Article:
Doing music for so many films in rapid succession has its challenges. But with me, one good thing it does is break down all inhibitions and self-doubt and anything else that holds back the creative energy or blocks the place the music seems to come from.

So after awhile, it gets to the point where the music flows quite fluently and naturally.

At the Western New York Expo, this happened most notably for me when it was time to rattle off music for some short silent comedies I'd never seen before. For each, I hit on a melodic hook right away and stayed with it throughout, transforming it as needed to follow the story, set up the situation, punctuate the comedy, and amp up the excitement when needed.

I have no idea where these tunes came from, and can't recall them even now. But they were there when I needed them, and serve the films well. And for a short comedy, often that's all you need. As accompanist Jon Mirsalis has said, it's not what you play, but it's how you play it.

Of all the films, it's no surprise that Lloyd's 'The Kid Brother' got the strongest reaction, with people cheering and applauding at the climax. Lloyd's films were designed to work with an audience, and they still work: even with diehard film fans who've probably seen it any number of times already. That's pretty impressive!

Speaking of which: once again I was impressed by everyone who works to put this event together: the projectionists, the dealers, the film fans, and especially organizer Alex Bartosh. Thanks to everyone for a weekend well spent in the dark!

Up next: the restored 'Sherlock Holmes' (1916) on Friday, Sept. 7 in Brandon, Vt., and then I go out to Sioux City, Iowa to play the Orpheum Theatre's mighty Wurlitzer to accompany 'Wings' (1927) as part of the Sioux City International Film Festival.

More on those later this week!

Wednesday, August 22, 2018

Thursday, 8/23: 'The General' in Concord, N.H.; Harold Lloyd on Sunday 8/26 in Wilton, N.H., then screenings in Detroit, Cleveland, Buffalo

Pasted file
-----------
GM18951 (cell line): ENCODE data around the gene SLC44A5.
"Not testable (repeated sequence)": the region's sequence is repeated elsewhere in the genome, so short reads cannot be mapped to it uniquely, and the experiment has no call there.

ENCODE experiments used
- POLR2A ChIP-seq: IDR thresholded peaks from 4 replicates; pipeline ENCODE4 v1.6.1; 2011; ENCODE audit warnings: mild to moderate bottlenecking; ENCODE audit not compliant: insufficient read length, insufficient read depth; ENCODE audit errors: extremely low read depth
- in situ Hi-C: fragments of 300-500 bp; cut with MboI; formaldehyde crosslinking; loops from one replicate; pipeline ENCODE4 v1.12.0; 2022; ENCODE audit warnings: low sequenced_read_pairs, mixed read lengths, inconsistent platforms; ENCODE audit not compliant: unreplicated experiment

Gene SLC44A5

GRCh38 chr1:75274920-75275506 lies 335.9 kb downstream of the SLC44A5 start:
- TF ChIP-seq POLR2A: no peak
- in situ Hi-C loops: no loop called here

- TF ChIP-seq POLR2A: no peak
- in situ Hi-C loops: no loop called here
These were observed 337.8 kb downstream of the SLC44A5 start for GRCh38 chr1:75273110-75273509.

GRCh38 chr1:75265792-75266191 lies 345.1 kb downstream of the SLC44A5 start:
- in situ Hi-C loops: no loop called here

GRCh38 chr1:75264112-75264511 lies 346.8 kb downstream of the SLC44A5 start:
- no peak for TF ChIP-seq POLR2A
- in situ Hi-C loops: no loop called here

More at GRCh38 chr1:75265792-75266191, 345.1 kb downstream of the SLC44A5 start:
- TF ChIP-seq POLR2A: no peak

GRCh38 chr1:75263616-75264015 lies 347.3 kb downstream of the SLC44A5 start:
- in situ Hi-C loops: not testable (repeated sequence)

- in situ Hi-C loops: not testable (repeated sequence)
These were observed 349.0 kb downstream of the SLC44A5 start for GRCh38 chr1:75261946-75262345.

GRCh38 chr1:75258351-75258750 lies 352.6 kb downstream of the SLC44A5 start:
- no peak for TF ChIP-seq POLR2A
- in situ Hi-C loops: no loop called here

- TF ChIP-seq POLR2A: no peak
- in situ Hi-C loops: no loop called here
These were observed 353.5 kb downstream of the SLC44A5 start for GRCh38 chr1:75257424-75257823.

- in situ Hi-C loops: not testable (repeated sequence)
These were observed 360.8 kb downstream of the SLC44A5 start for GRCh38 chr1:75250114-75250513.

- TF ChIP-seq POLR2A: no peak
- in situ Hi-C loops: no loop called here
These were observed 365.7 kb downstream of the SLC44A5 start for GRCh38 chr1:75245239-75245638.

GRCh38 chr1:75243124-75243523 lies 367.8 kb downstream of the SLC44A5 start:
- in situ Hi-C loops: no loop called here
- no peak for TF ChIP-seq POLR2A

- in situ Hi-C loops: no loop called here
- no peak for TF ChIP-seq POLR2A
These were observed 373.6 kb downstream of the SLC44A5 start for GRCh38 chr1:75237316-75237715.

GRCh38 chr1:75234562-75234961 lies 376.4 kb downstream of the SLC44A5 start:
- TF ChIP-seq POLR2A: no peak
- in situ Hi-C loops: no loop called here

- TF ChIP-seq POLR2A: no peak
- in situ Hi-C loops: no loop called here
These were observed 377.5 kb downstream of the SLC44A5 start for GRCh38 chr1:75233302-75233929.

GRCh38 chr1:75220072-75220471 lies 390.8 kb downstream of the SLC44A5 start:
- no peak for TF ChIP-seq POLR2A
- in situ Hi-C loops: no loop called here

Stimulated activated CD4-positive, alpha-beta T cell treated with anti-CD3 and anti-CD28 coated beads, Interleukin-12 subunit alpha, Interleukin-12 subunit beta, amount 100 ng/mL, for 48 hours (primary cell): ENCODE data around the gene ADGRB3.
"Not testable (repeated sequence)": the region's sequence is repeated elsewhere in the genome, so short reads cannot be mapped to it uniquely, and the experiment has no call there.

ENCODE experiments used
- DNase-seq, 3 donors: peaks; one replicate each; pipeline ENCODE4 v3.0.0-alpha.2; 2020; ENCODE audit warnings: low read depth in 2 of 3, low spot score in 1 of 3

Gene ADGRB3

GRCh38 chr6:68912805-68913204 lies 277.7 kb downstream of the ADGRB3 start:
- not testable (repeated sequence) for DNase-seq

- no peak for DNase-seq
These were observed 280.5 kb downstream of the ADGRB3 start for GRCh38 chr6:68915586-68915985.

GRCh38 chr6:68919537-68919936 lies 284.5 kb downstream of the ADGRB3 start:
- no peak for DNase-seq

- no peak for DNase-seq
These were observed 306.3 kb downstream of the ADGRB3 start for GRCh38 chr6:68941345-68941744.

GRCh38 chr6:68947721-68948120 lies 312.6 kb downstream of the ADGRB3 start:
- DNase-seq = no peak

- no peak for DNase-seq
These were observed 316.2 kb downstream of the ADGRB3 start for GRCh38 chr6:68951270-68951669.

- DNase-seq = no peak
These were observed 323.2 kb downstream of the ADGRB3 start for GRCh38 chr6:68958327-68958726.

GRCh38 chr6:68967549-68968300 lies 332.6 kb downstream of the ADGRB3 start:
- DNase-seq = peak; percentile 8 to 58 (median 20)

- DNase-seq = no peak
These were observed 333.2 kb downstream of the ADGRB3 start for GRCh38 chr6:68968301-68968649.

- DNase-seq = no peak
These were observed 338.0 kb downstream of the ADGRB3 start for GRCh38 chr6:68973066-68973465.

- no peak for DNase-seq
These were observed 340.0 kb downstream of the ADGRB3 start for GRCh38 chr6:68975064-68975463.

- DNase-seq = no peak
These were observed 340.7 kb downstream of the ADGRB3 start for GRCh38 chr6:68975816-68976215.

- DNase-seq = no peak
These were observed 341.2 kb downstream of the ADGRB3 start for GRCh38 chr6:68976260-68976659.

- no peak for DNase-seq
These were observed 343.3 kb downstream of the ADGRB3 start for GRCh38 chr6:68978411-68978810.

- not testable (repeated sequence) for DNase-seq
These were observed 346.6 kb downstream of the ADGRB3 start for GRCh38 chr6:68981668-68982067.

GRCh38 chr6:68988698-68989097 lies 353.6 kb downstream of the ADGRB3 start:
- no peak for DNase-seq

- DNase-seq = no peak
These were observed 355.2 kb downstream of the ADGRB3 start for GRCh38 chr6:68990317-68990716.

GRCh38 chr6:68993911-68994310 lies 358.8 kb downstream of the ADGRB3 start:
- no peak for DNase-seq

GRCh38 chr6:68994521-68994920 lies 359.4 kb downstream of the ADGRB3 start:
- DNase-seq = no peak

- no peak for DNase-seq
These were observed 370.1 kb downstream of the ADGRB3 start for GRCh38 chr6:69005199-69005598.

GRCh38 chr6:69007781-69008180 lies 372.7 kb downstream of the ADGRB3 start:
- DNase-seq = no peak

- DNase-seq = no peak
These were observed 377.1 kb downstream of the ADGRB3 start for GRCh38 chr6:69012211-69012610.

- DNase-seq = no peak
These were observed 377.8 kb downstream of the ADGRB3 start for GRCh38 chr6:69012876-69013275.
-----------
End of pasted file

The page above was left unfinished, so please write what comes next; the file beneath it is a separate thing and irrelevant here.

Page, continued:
Buster Keaton co-stars with his locomotive in 'The General' (1926), to be shown with live music on Thursday, Aug. 23 in Concord, N.H.

Very excited about a busy slate of screenings between now and Labor Day! The action includes a road trip that takes me to venues in Detroit, Cleveland, and Buffalo.

But first, we end the local summer season with a pair of spectacular silent comedy screenings close to home.

Here's a run-down on what's coming up.

A somewhat busy, jokey original poster for 'The General.'

Thursday, Aug. 23: Buster Keaton's 'The General' (1926), 7 p.m. at Red River Theatres in Concord, N.H.

Lots of requests for this title, and promises to be a good turn-out due to some last-minute press we expect in the Concord Monitor, the local daily. (Thanks for the interview! You can read the story online here.

Also, some of my relatives from Georgia will be in the area, and plan to attend. So it'll add to the South vs. North atmosphere.

For more details, a press release for the screening is pasted in below.

But first, here's a heads-up about where I'll be doing music for other silent film programs between now and Labor Day.

Harold in 'Never Weaken' (1921), one of the comedies on Sunday's program.

Sunday, Aug. 26: Harold Lloyd Laugh Therapy, 4:30 p.m.; at the Town Hall Theatre, 60 Main St., Wilton, N.H.; (603) 654-3456; Free admission, donation of $5 per person suggested.

Take it from my personal experience: no one is better at inciting an audience to laugh than Harold Lloyd. There's a reason he was THE most popular performer (by ticket sales) in the 1920s, and it was how he made people laugh: out loud, big, and together.

And he still does, which is good, because these days we need laughter more than ever.

So as a public service, we present a selection of Harold Lloyd's best laugh-getting comedies from when he was establishing his popular "glasses" character.

Throw away that Tylenol, and cure yourself the natural way. As Reader's Digest has been telling us for years; Laughter is the Best Medicine.

A rather flowery lobby card for 'When Knighthood Was In Flower' (1922).

Wednesday, Aug. 29: Marion Davies in 'When Knighthood Was In Flower' (1922), 7:30 p.m. at Cinema Detroit, 4126 3rd Ave., Detroit, Mich.; (313) 482-9028; Admission $12 per person.

Marion Davies stars in this big-budget historical costume drama produced and financed by William Randolph Hearst and recently resurrected for screening by silent film accompanist/historian Ben Model. Thanks, Ben! We'll plug the DVD at the show!)

This is the first time I've appeared at Cinema Detroit, billed as the city's independent movie theater and located downtown in a former furniture store! Many thanks to Paula Guthat and her staff for bringing me in and programming silent film with live music.

A is NOT for Apple: original artwork promoting 'The Scarlet Letter' (1926).

Thursday, Aug. 30: 'The Scarlet Letter' (1926) at 7 p.m.; starring Lillian Gish, at the Cleveland Cinematheque at the Cleveland Institute of Art, 11610 Euclid Ave., Cleveland, Ohio; (216) 421-7450. Online: Admission $15.